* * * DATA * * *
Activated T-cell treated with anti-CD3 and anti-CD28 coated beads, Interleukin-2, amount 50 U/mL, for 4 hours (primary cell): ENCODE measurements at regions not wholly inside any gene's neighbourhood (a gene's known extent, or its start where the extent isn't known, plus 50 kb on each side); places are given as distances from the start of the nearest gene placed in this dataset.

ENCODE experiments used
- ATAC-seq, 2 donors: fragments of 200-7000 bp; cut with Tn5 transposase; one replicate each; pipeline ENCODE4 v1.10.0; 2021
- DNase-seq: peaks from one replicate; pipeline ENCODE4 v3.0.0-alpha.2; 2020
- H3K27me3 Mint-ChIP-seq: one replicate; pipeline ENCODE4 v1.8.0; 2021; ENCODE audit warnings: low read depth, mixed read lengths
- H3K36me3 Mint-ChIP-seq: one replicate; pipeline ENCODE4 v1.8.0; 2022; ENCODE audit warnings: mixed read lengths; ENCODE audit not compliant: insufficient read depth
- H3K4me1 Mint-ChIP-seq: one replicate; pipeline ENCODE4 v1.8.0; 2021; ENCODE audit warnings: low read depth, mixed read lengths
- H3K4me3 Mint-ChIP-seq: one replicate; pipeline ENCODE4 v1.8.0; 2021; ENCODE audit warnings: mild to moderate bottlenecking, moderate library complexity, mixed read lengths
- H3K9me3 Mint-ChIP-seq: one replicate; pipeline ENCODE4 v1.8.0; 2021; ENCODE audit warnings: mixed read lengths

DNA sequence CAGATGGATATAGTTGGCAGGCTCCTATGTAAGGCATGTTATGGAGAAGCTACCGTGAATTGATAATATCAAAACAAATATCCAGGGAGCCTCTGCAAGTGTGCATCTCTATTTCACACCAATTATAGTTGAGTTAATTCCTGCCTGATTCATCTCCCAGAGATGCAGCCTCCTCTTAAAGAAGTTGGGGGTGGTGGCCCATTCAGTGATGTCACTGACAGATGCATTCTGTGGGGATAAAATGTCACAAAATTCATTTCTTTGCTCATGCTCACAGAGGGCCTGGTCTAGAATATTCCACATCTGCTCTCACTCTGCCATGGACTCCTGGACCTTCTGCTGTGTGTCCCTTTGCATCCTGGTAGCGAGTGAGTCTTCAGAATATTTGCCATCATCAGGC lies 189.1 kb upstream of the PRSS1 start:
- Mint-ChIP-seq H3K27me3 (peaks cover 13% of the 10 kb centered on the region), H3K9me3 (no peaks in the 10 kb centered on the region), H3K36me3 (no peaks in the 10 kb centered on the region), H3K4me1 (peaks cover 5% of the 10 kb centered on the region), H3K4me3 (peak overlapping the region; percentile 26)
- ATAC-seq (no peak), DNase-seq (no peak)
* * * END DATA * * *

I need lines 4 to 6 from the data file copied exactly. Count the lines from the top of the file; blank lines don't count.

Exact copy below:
- DNase-seq: peaks from one replicate; pipeline ENCODE4 v3.0.0-alpha.2; 2020
- H3K27me3 Mint-ChIP-seq: one replicate; pipeline ENCODE4 v1.8.0; 2021; ENCODE audit warnings: low read depth, mixed read lengths
- H3K36me3 Mint-ChIP-seq: one replicate; pipeline ENCODE4 v1.8.0; 2022; ENCODE audit warnings: mixed read lengths; ENCODE audit not compliant: insufficient read depth